As I flipped their switches, fluorescent tubes of light flickered and warmed reluctantly to their task of illuminating the empty rows of desks aimed dutifully toward the lone desk facing in the opposite direction. I swallowed down the lump threatening to rise up and choke me, claimed the lone desk and chucked my bags to the floor beside it. Then, I waited. Tried my best to look “professorial.” Failing in the effort, I took to the white board to scratch out the equivalent of the ‘name/rank/serial number,’ and tried to arrange my opening lines before they scattered too far from their rehearsed position in my head. Well-worn carpeting muffled the footfalls of students as they shuffled in for a 3 hour night class that would require not only their attendance, but a bit of their souls as well. They didn’t yet know that English Comp would be their introduction to my obsession with ‘the writing life.’
I had stepped into the instructor’s spot after four weeks of the semester were already gone. Instruction had been reduced to a syllabus and a reminder to get the textbook. Actual writing had been minimal. As for attendance, well, class had been cancelled. Twice. No wonder they shuffled, slumped, grew silent. The lights occupied a presence in the room, buzzing overhead and mercifully filling in the uncomfortable gaps as the rest of us got to know one another. After the pleasantries subsided and the syllabi were distributed and the expectations clearly established, it was time to write. Most of them pretended. I tried not to mind. I failed. By evening’s end, ‘deer in the headlights’ faces dotted the room, but I also recognized potential ideas glimmering behind a few pairs of novice writers’ eyes. They nearly stampeded the door when the clock’s hands swept past 8:50 p.m., and I, left to straighten the chairs and silence the lights, doubted their return.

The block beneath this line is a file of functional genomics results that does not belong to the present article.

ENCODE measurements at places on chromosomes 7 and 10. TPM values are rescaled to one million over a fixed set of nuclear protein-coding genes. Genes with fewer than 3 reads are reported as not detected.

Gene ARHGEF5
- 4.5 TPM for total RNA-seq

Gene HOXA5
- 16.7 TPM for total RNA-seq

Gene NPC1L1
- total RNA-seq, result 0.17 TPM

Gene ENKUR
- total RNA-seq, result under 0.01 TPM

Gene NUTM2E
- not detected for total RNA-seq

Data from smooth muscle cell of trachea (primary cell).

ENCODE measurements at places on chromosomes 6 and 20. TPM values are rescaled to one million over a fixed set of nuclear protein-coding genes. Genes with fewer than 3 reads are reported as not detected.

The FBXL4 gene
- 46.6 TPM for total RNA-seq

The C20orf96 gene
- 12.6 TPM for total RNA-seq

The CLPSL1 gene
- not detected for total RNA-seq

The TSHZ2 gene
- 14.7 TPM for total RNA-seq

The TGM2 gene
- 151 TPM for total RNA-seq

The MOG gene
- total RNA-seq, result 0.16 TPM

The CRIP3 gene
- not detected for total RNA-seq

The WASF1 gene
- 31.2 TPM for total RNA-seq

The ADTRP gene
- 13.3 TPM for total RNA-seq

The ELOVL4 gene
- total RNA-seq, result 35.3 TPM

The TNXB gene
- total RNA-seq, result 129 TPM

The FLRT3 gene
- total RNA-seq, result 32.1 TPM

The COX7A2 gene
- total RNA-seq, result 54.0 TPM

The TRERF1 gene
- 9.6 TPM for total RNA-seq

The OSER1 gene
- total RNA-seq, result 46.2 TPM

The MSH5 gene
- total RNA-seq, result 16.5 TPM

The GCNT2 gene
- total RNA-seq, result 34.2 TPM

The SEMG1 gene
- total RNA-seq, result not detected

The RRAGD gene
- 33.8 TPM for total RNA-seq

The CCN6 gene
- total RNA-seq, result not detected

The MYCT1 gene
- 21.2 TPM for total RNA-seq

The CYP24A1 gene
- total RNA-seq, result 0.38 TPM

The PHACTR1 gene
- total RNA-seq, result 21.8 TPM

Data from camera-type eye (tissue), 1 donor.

One class per week. Was it too much to ask that they be on time? Apparently. The following week, the straggling began in earnest. A few acknowledged my ‘be on time, please’ request. Others did what they could to slip in just ahead of the ‘after 20 minutes you’re considered absent’ rule established by the previous instructor. All of them knew they needed to pass the class; many of them knew precious little about ‘the six traits of effective writing.’ Most of them wanted to succeed. None of them knew how. All of us had a good deal of learning to do.
Lesson One: Writing Matters. Well, sure. It does. But to whom? In the busyness of every day, with rent to pay, children to tend, bosses’ demands to be met, who, in that room of would-be writers, had time to write anything at all? Who, amongst them, had time to read? Who, amongst them, knew that a simple change in emphasis would shift the focus to the Writing Matters? Ideas, organization, voice, word choices, style & fluency, the mechanics of the language in its written form… narrative, exposition, argument… point of view, audience, resource citation… who, amongst them, cared? For my part, I had to re-invent my teacher’s wheel — find ways to reach students who had lived lifetimes past high school (where most of my experience was gained), and make what seemed so obvious to me (you know, the writing matters!) relevant to them. For their part, my students had to trust me, and even harder, trust themselves enough to take a learning risk.